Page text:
But beyond all the evils of siege and war, famine distressed both armies;
pestilence, moreover, [oppressed] the Gauls, both as being encamped in a place lying between hills, as well as heated by the burning of the houses, and full of exhalations, and sending up not only ashes but embers also, whenever the wind rose to any degree;
and as the nation, accustomed to moisture and cold, is most intolerant of these annoyances, and, suffering severely from the heat and suffocation, they were dying, the diseases spreading as among cattle, now becoming weary of burying separately, they heaped up the bodies promiscuously and burned them; and rendered the place remarkable by the name of Gallic piles.
A truce was now made with the Romans, and conferences were held with the permission of the commanders; in which when the Gauls frequently alluded to the famine, and referred to the urgency of that as a further motive for their surrendering, for the purpose of removing that opinion, bread is said to have been thrown in many places from the Capitol, into the advanced posts of the enemy.
But the famine could neither be dissembled nor endured any longer. Accordingly, whilst the dictator is engaged in person in holding a levy, in ordering his [p. 382]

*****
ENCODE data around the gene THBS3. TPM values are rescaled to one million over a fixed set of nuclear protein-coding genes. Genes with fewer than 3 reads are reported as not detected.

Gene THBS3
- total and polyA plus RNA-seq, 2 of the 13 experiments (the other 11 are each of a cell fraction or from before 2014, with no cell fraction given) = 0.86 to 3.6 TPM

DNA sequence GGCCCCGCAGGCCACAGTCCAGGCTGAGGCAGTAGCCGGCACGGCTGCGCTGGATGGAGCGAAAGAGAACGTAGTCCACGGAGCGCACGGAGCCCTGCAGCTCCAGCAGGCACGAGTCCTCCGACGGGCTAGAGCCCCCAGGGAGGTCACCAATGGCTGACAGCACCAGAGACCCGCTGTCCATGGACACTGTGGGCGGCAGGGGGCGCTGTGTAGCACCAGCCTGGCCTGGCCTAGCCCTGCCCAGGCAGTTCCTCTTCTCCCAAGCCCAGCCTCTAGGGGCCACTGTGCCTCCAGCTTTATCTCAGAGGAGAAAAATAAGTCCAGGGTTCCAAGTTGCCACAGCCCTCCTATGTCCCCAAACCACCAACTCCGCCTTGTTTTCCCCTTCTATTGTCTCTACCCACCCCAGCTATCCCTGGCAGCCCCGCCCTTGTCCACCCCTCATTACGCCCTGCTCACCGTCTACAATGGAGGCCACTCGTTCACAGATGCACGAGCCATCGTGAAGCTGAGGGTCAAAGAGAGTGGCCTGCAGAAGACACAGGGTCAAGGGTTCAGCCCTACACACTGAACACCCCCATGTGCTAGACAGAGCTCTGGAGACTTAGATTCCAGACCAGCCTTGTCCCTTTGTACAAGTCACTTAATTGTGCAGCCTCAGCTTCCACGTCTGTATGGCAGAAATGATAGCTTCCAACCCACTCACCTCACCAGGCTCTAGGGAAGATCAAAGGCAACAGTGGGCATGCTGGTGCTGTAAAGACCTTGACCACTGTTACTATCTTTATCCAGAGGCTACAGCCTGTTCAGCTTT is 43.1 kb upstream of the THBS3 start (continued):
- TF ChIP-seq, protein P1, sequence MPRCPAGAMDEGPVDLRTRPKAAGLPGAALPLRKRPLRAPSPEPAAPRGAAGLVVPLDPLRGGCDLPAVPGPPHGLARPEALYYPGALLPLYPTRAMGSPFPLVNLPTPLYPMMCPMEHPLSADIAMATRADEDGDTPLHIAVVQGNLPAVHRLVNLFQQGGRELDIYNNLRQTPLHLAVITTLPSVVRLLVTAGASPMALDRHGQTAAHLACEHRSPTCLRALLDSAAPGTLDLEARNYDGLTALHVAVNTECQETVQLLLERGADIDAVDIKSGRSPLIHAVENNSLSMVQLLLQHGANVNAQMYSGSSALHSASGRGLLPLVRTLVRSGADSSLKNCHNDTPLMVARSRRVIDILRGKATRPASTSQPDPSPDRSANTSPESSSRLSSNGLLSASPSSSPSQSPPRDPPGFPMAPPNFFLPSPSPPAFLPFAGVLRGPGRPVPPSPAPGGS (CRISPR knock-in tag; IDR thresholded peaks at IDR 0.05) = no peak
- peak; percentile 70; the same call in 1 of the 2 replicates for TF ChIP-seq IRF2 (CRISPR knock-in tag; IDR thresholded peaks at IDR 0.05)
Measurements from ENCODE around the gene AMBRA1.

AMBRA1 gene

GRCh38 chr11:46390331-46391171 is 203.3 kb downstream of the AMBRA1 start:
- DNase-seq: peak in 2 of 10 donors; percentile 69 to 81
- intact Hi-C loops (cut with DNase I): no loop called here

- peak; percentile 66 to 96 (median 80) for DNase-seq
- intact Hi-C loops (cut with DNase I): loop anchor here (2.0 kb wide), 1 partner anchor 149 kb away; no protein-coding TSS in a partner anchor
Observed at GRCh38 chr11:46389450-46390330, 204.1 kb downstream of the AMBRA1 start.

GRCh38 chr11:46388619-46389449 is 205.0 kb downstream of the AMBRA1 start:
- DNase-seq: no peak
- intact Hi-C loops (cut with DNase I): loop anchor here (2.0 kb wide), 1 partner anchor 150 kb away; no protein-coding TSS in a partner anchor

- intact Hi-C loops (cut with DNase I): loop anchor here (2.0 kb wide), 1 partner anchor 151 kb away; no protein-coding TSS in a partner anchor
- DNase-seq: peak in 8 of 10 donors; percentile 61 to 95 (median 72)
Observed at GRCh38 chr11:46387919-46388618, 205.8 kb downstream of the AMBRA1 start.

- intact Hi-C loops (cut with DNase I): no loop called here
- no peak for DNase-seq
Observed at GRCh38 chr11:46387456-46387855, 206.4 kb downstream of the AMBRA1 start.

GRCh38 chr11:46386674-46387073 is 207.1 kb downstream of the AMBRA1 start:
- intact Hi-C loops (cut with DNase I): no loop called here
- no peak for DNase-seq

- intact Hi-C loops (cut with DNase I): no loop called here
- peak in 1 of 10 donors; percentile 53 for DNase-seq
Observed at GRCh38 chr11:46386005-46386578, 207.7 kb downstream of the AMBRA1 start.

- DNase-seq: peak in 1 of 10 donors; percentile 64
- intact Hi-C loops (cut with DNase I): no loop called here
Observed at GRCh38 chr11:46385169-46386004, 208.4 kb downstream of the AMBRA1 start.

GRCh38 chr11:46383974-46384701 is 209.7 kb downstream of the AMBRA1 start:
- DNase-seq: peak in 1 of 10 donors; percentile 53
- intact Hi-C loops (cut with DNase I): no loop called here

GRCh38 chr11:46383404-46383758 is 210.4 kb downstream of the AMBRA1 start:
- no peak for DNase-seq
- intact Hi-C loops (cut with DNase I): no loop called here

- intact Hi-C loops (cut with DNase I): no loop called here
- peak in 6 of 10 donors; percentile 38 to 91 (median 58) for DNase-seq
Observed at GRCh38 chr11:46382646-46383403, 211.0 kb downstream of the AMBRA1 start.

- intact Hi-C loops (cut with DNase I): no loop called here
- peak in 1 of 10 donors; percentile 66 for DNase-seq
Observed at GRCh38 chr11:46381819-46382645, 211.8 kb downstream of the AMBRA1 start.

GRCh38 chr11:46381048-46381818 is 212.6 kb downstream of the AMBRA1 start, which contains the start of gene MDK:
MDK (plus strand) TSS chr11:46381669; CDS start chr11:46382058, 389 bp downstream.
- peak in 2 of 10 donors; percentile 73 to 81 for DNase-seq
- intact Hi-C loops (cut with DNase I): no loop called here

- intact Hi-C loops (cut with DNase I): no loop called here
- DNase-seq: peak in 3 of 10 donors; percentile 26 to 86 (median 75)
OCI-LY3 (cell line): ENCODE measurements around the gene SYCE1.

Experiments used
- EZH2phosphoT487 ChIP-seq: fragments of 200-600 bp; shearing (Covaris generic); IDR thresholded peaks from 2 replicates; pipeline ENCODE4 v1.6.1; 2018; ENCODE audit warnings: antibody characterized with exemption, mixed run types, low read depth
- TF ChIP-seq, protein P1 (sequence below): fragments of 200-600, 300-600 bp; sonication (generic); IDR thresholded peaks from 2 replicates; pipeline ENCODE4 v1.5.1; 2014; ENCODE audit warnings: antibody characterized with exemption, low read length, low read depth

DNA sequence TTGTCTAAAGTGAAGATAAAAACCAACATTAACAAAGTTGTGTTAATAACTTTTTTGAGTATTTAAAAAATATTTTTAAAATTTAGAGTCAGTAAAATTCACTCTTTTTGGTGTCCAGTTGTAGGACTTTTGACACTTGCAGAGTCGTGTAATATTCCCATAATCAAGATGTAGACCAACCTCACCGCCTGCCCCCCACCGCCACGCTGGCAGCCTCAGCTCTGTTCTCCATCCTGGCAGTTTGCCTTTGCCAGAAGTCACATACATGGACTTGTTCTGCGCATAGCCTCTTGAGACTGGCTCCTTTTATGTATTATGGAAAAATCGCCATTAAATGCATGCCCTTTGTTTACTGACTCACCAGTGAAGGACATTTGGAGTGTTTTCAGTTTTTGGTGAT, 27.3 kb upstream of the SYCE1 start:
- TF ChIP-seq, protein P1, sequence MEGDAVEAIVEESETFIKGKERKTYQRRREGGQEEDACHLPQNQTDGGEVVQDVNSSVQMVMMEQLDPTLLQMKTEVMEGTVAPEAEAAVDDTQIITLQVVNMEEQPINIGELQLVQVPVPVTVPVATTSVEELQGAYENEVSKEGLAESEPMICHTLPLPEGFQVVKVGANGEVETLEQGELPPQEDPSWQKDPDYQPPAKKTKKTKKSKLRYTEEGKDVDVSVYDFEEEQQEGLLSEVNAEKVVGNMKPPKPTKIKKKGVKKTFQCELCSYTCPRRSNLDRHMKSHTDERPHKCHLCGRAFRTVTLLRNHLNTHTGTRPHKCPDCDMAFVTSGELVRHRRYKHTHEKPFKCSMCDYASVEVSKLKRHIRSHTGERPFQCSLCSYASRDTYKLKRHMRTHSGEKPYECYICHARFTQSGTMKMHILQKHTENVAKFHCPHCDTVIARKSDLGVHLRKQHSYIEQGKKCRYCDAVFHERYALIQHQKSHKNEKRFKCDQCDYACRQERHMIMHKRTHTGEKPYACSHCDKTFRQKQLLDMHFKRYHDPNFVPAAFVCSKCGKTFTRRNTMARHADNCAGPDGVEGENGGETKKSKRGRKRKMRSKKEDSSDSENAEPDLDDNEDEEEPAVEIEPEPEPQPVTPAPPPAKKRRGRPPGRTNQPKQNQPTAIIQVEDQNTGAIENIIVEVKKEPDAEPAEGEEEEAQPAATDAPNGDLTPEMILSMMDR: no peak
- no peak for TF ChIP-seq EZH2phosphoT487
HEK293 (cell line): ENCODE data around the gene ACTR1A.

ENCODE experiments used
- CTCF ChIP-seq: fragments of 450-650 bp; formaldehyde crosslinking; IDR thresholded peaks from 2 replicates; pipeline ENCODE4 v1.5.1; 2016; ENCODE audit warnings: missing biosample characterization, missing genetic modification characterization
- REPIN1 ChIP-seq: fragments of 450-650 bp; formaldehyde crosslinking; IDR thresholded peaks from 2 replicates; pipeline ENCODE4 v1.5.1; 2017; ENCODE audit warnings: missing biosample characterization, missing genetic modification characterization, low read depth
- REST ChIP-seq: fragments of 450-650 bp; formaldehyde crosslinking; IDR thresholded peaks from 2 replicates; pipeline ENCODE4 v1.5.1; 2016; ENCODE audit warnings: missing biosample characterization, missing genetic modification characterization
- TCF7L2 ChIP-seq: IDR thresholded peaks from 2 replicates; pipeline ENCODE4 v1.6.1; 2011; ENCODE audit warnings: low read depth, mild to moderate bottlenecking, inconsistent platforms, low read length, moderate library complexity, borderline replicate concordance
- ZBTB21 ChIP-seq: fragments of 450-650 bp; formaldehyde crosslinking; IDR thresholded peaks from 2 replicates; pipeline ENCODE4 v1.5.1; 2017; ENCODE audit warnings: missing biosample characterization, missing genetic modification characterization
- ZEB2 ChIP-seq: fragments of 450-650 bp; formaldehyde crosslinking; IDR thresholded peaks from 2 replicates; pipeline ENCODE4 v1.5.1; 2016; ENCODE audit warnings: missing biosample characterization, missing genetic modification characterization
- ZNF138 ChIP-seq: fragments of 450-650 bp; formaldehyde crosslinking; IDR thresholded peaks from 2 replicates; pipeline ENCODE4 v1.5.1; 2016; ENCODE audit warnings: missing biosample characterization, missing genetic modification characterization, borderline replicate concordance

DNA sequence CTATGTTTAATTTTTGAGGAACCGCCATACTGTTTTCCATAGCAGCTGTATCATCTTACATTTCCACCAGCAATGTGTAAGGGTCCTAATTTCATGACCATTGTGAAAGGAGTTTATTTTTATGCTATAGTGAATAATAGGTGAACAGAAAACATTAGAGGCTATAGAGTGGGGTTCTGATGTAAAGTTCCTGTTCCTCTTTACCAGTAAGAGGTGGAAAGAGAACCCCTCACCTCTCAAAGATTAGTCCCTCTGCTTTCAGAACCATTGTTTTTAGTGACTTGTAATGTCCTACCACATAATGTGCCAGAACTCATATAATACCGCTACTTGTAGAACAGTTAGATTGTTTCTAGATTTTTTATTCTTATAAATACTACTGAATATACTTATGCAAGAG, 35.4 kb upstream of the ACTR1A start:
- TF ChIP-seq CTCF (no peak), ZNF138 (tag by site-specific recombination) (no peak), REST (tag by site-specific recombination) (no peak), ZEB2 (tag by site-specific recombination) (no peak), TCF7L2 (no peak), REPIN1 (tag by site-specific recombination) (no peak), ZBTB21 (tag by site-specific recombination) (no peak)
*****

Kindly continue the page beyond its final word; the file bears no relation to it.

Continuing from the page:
master of the horse, Lucius Valerius, to bring up the troops from Veii, in making preparations and arrangements, so that he may attack the enemy on equal terms, in the mean time the army
of the Capitol, wearied out with keeping guard and with watches, having surmounted all human sufferings, whilst nature would not suffer famine alone to be overcome, looking forward from day to day, to see whether any succour would come from the dictator,
at length not only food but hope also failing, and their arms weighing down their debilitated bodies, whilst the guards were being relieved, insisted that there should be either a surrender, or that they should be bought off, on whatever terms were possible, the Gauls intimating in rather plain terms, that they could be induced for no very great compensation to relinquish the siege.
Then the senate was held and instructions were given to the military tribunes to capitulate. Upon this the matter was settled between Quintus Sulpicius, a military tribune, and Brennus, the chieftain of the Gauls, and one thousand pounds' weight of gold was agreed on as the ransom of a people, who were soon after to be the rulers of the world.
To a transaction very humiliating in itself, insult was added. False weights were brought by the Gauls, and on the tribune objecting, his sword was thrown in in addition to the weight by the insolent Gaul, and an expression was heard intolerable to the Romans, “Woe to the vanquished!”